Last year was, without doubt, the year the tablet came into its own. Twelve months ago, parts of the population could be forgiven for not really understanding what one was - a big phone, a small PC, a headache cure - or quite where it fit in terms of filling a consumer need.
However, as 2013 approaches our own research shows us that around 24% of shoppers now own a tablet, with this set to rise to a huge 67% during 2013.
This rapid saturation means that the tablet is changing the way that the UK population consumes online content and entertainment. A heavy laptop, irritating booting times and a hot crotch no longer need to get in the way of a casual browse, with the tablet sitting much more comfortably alongside a cup of tea, magazine and the TV remote than a PC ever could.
Hand-in-hand with ownership numbers rising month-on-month, there is a huge (and still growing) opportunity for brands, marketers and TV advertisers alike. For the first time, large numbers of consumers have access to a device which they can use to interact with content as it happens on screen, in real-time.
Some brands are already doing this; in April Channel 4’s Prometheus film trailer dramatically incorporated a real-time Twitter feed into their ad campaign. Later in the year ITV used a different approach during the final of Britain’s Got Talent, featuring a Shazam triggered experience from Pepsi Max and Cadburys. This included competition entry mechanics which added value content and external links for second screening viewers.
The exciting thing is, this is just the beginning. Increasing tablet ownership will encourage brands and advertisers to invest more time and money in to discovering new ways to engage with target audiences. So with UK mobile and tablet ad spend likely to be in the realms of £350 million in 2012 - and rising by more than 100% annually - what can we expect from our favourite brands in 2013?
It’s likely we will follow the US, where they have services like Watch With eBay, which allow consumers to buy products that feature in the TV programmes as they watch. We will also see Real-time High Frequency Triggers become more prevalent. At Savvy we are currently working with a US company that can embed high pitch sound signals in to TV advertisements, in-store or in the high street which will automatically trigger content on handheld devices in certain proximity - without otherwise disturbing others, or their pets.
So what does this all mean in the context of shopper marketing? Well, let’s start off by looking at the people currently shop on and offline. Bricks and mortar superstores, though offering a wide choice to the consumer, are actually inefficient.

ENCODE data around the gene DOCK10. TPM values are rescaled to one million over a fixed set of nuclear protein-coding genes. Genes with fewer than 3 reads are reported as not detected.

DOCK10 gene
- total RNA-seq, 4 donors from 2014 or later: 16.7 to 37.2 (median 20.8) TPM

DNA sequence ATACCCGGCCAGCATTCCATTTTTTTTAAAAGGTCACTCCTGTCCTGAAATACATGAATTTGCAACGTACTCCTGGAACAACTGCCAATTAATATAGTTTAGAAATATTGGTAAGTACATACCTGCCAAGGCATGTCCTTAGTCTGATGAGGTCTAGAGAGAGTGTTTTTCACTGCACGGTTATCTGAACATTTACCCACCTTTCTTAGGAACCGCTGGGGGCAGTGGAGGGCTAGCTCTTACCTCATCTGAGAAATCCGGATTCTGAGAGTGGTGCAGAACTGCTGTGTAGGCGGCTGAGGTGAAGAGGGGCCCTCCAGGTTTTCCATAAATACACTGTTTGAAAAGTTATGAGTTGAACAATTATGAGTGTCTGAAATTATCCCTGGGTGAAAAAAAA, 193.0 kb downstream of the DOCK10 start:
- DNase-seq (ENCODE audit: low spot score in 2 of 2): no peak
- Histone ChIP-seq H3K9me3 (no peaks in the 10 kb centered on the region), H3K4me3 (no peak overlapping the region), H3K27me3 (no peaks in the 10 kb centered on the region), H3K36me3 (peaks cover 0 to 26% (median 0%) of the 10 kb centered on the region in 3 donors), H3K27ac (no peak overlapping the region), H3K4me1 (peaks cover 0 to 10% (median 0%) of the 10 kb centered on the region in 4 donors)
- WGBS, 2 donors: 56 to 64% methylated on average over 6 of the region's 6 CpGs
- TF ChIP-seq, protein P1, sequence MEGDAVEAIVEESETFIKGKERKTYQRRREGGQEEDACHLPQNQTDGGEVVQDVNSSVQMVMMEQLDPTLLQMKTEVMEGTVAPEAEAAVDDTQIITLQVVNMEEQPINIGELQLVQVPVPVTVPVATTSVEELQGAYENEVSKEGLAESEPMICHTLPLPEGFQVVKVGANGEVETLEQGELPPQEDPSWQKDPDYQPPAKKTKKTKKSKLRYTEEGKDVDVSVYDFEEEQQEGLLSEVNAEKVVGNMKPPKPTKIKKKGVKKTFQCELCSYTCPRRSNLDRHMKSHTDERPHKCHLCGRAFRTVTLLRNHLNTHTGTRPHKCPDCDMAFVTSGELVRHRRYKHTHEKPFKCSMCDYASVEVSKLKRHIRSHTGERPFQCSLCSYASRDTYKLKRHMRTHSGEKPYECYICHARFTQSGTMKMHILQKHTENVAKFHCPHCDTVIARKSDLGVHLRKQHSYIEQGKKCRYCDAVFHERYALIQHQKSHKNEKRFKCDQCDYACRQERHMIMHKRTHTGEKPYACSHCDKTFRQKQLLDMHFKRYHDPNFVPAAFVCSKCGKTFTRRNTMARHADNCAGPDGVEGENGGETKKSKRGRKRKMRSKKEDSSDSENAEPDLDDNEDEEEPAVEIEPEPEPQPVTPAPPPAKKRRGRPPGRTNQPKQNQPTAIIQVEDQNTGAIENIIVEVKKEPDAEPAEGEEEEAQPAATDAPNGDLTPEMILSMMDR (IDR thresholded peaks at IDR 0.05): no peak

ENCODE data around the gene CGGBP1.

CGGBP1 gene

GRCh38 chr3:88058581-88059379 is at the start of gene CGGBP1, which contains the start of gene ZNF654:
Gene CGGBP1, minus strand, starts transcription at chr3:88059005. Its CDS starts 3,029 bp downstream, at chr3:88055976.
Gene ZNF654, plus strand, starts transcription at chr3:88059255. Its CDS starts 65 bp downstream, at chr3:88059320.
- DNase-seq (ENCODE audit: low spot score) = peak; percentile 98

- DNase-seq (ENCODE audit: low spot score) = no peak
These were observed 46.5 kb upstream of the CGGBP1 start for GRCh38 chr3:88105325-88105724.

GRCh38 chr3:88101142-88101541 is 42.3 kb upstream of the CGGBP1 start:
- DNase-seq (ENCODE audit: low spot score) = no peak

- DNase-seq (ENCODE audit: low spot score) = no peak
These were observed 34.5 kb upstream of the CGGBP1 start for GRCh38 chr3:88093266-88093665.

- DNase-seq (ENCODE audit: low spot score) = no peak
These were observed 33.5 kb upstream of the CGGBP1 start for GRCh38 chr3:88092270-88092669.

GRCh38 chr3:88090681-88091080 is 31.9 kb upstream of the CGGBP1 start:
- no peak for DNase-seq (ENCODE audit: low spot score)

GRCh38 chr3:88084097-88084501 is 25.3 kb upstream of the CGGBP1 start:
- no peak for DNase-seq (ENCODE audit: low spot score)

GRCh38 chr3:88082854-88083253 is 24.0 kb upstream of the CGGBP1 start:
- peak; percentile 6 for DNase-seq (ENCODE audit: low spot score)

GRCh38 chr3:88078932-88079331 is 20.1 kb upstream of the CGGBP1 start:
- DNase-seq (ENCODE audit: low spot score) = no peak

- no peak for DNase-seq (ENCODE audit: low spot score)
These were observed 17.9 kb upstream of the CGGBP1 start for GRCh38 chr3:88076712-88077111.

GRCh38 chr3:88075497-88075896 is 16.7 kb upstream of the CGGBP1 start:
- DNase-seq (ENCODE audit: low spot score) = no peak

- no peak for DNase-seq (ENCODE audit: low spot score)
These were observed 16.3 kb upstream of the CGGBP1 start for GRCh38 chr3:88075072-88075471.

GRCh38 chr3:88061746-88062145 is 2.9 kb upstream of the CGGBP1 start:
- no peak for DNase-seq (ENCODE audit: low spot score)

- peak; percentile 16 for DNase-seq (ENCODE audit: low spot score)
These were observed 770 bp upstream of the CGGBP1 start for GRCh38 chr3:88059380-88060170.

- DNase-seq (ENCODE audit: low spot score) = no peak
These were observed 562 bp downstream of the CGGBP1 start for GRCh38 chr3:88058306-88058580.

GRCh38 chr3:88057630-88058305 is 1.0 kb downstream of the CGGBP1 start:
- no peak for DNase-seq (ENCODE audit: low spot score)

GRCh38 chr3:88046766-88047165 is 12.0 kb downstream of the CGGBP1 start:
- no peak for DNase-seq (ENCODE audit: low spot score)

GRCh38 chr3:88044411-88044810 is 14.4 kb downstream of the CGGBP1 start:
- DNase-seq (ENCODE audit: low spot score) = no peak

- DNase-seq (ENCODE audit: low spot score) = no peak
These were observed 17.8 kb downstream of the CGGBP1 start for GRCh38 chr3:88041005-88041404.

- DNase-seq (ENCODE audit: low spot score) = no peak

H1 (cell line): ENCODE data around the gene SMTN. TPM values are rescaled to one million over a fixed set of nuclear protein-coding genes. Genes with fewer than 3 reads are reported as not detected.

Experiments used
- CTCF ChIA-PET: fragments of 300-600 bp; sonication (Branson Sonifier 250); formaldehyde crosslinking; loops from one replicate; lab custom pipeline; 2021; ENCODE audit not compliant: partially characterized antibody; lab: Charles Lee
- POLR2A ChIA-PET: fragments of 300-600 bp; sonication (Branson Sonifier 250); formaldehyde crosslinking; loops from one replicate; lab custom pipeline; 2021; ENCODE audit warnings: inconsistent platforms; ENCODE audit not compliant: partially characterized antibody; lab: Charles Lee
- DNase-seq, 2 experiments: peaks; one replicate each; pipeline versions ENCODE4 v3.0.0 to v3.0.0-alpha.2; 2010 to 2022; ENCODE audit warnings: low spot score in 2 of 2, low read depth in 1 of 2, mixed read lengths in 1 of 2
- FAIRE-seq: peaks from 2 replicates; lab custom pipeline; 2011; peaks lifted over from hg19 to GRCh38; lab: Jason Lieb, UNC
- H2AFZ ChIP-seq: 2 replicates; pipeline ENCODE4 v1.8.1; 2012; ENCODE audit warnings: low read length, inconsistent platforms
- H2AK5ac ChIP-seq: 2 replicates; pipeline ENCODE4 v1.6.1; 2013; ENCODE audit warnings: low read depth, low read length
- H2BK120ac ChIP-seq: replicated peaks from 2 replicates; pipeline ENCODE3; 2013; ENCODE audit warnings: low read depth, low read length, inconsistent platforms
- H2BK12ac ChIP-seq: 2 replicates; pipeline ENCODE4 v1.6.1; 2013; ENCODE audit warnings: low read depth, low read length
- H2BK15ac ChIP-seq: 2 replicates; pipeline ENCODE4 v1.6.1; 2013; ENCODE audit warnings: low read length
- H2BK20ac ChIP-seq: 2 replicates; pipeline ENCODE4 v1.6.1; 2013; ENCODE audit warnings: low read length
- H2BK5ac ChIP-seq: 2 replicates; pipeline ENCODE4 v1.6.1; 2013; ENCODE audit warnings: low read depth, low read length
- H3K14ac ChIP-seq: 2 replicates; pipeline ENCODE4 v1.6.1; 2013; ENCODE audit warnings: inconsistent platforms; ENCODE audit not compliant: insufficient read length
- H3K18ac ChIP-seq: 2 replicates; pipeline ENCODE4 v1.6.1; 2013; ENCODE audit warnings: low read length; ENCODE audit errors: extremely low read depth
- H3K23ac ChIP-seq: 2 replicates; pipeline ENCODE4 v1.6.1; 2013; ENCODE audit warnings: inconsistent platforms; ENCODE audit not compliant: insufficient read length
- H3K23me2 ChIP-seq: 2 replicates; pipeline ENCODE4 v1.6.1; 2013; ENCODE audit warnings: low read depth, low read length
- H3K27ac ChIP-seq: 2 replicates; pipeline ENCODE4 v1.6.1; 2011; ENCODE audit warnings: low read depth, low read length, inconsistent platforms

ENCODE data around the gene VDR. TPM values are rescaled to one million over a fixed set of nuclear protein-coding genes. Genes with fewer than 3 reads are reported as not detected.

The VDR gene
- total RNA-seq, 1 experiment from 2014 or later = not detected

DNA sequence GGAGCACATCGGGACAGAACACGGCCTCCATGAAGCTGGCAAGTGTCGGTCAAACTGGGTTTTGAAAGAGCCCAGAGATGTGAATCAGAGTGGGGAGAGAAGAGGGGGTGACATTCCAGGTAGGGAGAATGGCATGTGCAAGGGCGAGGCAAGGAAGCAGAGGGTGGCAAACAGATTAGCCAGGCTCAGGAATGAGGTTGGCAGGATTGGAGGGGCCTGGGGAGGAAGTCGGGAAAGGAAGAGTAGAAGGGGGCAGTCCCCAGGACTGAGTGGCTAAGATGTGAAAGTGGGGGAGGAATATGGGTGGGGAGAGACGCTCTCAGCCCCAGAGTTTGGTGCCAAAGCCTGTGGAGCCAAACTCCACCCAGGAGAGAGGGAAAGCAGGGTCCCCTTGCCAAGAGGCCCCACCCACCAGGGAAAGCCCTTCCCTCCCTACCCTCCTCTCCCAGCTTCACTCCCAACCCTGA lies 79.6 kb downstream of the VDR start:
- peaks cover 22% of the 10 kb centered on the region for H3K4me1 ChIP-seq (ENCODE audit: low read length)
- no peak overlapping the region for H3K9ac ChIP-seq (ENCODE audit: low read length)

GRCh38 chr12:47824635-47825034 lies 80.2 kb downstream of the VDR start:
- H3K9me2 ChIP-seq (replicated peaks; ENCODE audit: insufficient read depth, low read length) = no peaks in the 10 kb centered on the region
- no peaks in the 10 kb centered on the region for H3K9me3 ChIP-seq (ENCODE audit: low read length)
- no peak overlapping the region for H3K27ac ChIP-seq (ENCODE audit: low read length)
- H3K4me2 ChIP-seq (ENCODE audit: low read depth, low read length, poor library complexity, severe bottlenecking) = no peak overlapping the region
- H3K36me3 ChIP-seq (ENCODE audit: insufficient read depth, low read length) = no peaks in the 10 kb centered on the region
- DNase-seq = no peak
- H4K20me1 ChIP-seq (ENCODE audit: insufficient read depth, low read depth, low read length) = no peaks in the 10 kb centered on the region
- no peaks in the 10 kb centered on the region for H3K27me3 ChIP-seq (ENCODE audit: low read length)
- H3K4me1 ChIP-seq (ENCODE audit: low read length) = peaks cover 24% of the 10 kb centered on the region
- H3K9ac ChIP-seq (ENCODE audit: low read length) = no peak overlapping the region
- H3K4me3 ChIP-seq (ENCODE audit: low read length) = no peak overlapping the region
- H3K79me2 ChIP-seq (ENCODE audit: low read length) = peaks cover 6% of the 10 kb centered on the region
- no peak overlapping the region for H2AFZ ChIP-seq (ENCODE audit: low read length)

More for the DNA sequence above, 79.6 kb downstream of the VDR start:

In a typical grocery superstore there are 45,000 items stocked, however an average shopper might only buy 25 items. That equates to 0.05% being relevant to the shopper. Online grocery stores also offer wide choice to consumers, but in reality shoppers only see a limited number of SKUs, which is typically limited to sticking to a buying routine based on their existing repertoire. Attempts to promote goods outside their 'favourites' are often hindered by banner blindness.
In both cases when a consumer is in shopper mode they are focused on getting the job done and subconsciously filter out what they perceive as the equivalent of junk mail messaging. Yes, consumers want ideas, inspiration and offers, but they have to be relevant to them and delivered at a time when they are receptive to receiving them. And what our insight tells us is that when shoppers are receptive to relevant offers, inspiration and ideas they might not be in shopper mode. One such time is when they’re watching TV.
Smartphones and tablet devices enable brands and retailers to communicate with consumers when they are not in shopper mode. This means we have the opportunity to create TV ads that pull consumers into shopper mode for a split second, a split second that is most relevant to them. At Savvy we call this 'disruptive engagement' - shopper marketing when a consumer isn’t in what is traditionally known as shopper mode.
Because tablet devices offer consumers the ability engage in real-time, in the comfort of their own arm chair, an extra dimension to TV advertising is emerging. Using new technologies, true dual-screen content consumption will be possible. Whether it’s buying goods, adding a new product to their favourites, entering a competition or playing a game, consumers will soon become used too, and ultimately expect additional relevant shopper-lead content embedded into a TV/Digital brand experience.
As ever, as far as advertising goes, 2013 will see its winners and losers. It will be very interesting to see which brands make the most of this opportunity, and which will miss out. We all talk about the ‘moment of truth’ in a shopper’s journey, but in reality the moment of truth can be at any time, in any place in a consumer’s life.
True relevance to a consumer is at that point when a desire or curiosity for a product arises. Smartphones and tablets are merely the channel to capitalise on that desire or curiosity at that point in time. Advertisers in 2013 will not only have to spend time developing creative and compelling TV ads, but also think how they can capture and capitalise on its call to action in real-time, using the latest haptic technologies.